For many people, the word “Probate” creates an uneasy feeling. Much of this feeling has to do with the possibility of taxes being owed. Estate taxes are not an issue in the majority of estates. A simple explanation of the purpose and process should easy one’s concerns.
Probate is the ending of one’s “legal” life. Each individual has a “physical” life, where he or she eats, sleeps and pursues happiness. Every person also has a “legal” life where he or she makes car payments, owns property and works. When an individual passes away, their physical life is over at the moment of their passing yet their legal life continues until it is closed. For example, bills and bank statements may continue to arrive for the deceased. These documents will not stop coming until the creditor or other business entity is officially informed of the death of the individual. Then, debt must be paid or disputed or the account must be closed. Probate is the process by which an individuals’ “legal” life is closed.
Each case is different, therefore, Mr. Collins will meet with the relatives of the deceased and discuss all aspects of the case and the procedures that must be taken. Mr. Collins will guide the family through the process with sensitivity and make his primary goal to make the process as easy as possible. However, in a nut-shell, probate works as such:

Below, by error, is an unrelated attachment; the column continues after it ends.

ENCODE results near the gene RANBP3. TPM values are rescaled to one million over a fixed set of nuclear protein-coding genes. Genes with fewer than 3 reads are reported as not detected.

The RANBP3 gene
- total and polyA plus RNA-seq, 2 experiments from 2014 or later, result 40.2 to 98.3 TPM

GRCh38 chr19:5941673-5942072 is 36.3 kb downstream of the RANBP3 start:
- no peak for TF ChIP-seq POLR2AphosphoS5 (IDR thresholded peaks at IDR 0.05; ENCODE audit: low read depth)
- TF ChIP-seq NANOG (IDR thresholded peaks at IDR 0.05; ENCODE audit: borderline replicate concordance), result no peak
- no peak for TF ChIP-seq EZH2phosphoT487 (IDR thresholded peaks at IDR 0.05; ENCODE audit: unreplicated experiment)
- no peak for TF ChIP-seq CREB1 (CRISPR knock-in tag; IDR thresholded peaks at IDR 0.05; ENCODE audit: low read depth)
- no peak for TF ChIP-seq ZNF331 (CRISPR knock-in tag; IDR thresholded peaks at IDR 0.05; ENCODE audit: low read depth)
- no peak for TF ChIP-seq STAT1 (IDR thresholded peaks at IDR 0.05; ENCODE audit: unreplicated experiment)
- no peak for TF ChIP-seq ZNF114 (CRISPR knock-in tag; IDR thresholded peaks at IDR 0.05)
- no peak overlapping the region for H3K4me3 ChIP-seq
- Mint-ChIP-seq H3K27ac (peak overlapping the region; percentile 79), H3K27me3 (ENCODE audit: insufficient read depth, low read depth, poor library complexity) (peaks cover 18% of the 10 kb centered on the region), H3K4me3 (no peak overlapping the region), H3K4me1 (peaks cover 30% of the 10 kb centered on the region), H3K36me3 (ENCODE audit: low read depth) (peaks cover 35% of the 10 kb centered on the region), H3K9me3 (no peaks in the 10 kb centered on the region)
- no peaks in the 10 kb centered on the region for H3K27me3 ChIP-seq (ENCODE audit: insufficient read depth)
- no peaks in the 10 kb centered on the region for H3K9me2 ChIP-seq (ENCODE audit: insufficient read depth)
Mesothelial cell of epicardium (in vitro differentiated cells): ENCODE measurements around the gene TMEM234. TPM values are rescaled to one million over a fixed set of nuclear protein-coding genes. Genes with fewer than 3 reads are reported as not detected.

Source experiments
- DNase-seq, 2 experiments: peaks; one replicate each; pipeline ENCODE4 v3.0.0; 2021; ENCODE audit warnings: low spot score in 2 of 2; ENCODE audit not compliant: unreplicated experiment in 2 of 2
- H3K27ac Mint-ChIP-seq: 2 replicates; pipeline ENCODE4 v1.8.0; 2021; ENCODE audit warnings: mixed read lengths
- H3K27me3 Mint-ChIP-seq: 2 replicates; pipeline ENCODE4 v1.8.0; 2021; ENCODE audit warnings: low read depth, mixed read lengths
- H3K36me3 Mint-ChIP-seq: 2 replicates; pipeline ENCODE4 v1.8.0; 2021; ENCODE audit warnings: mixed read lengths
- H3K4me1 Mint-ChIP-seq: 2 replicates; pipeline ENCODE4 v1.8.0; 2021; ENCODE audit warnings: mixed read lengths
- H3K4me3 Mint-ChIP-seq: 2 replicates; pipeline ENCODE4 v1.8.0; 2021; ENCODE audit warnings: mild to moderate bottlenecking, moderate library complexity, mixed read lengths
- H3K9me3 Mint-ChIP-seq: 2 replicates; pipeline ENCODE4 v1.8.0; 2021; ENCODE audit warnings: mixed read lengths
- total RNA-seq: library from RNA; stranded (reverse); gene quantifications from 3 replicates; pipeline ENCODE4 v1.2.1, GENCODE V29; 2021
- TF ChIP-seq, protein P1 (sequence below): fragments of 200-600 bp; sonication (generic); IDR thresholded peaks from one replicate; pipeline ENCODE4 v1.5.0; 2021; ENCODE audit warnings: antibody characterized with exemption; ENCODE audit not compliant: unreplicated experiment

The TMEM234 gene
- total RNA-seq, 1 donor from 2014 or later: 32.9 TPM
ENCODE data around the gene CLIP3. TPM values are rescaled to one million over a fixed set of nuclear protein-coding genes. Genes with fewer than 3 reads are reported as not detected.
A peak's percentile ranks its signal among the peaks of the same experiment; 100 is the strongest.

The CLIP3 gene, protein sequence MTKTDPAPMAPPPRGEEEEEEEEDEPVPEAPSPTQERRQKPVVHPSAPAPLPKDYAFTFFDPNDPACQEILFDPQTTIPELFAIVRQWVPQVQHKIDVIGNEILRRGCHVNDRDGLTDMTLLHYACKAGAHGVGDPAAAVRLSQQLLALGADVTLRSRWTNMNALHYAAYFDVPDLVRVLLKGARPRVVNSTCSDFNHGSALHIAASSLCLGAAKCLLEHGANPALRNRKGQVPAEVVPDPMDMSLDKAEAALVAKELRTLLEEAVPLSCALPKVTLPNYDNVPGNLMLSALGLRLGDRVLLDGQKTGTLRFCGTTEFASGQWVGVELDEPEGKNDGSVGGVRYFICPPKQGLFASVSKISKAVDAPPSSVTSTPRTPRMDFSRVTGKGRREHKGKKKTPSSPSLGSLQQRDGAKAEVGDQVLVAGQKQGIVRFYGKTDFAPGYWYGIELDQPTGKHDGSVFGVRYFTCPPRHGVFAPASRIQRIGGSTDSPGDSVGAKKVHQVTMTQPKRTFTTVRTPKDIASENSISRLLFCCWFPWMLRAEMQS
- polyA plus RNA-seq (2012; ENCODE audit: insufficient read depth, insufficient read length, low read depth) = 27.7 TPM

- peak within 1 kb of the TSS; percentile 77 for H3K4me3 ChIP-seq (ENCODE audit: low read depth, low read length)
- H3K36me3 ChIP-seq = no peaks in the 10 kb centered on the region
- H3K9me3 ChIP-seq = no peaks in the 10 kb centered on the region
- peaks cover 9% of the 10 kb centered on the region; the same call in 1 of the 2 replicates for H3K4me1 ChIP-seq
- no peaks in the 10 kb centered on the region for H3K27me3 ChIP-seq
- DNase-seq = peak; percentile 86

Documents are drafted for the court with information about the deceased and his or her next-of-kin. If a Will is presented, then the person named as Executor will be in charge of supplying the needed information and working directly with Mr. Collins. If no Will is available, then a relative (usually a spouse or child) will work with Mr. Collins. After the information is gathered, then a court hearing will be set. Mr. Collins will accompany the named executor or administrator to the hearing and insure that all necessary documents are submitted and signed by the judge. Following the hearing, a court order will be issued granting the executor or administrator authority to access any accounts the deceased had including bank accounts, retirement accounts, stock brokerage accounts. Also, the executor or administrator will have the right to settle or dispute any debts that are outstanding. Once all debts are paid and the assets have been distributed according to the Will or to the family members, Mr. Collins will then request the court to close the case. Once closed, a creditor can no longer seek payment from the estate.